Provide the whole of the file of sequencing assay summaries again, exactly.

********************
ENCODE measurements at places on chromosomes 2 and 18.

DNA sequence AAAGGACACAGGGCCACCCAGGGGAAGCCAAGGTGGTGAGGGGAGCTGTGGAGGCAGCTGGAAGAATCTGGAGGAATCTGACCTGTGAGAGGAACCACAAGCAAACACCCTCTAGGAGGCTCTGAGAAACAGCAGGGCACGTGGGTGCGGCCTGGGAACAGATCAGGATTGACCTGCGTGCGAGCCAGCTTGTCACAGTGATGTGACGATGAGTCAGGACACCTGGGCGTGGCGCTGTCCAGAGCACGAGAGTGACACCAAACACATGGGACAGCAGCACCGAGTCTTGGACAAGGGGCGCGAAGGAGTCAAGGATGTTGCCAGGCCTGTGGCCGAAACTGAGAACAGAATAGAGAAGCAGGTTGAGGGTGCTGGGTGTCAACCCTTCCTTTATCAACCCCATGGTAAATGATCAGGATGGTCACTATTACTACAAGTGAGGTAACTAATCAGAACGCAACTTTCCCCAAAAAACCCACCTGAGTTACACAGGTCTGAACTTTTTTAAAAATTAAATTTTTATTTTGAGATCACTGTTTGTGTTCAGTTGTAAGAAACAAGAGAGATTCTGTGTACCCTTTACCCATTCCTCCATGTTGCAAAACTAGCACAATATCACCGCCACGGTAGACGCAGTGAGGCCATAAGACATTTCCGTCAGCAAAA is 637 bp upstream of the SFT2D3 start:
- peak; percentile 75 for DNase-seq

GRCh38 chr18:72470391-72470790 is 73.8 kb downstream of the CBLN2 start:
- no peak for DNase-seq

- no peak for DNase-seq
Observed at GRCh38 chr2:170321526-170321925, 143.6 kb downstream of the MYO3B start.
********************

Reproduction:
ENCODE measurements at places on chromosomes 2 and 18.

DNA sequence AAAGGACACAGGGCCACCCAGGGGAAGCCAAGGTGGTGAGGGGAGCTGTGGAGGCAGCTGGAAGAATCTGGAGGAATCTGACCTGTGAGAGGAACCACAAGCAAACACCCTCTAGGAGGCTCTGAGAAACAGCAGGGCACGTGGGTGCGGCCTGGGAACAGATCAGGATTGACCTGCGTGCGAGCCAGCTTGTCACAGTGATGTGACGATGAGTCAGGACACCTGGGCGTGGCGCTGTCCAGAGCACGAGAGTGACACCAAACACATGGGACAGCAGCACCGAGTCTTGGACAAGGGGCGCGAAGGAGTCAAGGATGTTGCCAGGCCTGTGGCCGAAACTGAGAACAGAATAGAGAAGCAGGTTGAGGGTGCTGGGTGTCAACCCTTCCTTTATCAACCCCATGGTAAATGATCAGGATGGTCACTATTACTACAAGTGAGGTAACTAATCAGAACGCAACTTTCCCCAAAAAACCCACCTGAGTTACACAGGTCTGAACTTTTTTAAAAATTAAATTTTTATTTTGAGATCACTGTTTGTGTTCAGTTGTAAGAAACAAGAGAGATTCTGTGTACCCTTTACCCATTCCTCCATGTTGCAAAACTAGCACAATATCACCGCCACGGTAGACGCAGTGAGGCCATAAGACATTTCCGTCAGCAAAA is 637 bp upstream of the SFT2D3 start:
- peak; percentile 75 for DNase-seq

GRCh38 chr18:72470391-72470790 is 73.8 kb downstream of the CBLN2 start:
- no peak for DNase-seq

- no peak for DNase-seq
Observed at GRCh38 chr2:170321526-170321925, 143.6 kb downstream of the MYO3B start.